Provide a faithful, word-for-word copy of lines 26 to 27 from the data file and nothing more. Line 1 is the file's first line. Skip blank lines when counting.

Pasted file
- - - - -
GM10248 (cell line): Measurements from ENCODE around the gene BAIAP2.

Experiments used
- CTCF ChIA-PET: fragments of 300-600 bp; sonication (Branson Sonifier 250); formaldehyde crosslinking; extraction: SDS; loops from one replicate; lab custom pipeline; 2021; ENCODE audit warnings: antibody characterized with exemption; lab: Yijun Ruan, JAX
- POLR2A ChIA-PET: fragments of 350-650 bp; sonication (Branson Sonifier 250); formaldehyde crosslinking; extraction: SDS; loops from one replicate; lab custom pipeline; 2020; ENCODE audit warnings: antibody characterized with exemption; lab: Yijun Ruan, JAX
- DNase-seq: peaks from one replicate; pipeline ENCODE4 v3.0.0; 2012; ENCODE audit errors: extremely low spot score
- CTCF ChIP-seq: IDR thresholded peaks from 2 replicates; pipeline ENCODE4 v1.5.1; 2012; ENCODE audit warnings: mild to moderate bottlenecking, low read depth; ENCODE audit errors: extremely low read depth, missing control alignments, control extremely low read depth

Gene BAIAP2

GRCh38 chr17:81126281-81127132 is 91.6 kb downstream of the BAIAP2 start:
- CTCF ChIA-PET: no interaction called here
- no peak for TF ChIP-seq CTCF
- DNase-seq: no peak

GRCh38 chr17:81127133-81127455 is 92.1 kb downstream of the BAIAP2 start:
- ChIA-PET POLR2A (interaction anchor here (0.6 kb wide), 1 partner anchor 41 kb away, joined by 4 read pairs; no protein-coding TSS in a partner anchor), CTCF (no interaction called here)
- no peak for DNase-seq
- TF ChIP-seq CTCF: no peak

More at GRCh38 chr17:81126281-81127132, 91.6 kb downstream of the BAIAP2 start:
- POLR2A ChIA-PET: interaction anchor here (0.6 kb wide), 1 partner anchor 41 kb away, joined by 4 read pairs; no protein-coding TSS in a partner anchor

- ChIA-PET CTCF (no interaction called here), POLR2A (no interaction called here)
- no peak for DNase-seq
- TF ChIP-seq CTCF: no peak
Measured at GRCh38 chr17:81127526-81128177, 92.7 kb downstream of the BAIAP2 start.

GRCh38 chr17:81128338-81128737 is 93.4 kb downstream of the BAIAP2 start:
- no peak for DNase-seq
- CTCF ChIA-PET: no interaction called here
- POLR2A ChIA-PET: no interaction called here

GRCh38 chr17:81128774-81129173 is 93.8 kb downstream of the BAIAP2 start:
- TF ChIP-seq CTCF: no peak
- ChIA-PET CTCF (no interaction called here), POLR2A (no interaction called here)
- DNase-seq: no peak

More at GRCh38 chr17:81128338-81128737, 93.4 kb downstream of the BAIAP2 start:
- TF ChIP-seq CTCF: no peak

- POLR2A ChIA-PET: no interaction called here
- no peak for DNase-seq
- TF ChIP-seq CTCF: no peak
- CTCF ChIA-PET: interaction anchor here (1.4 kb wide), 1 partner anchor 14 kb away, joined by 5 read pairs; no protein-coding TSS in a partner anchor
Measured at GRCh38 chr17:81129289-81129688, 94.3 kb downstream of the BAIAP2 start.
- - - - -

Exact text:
GRCh38 chr17:81128774-81129173 is 93.8 kb downstream of the BAIAP2 start:
- TF ChIP-seq CTCF: no peak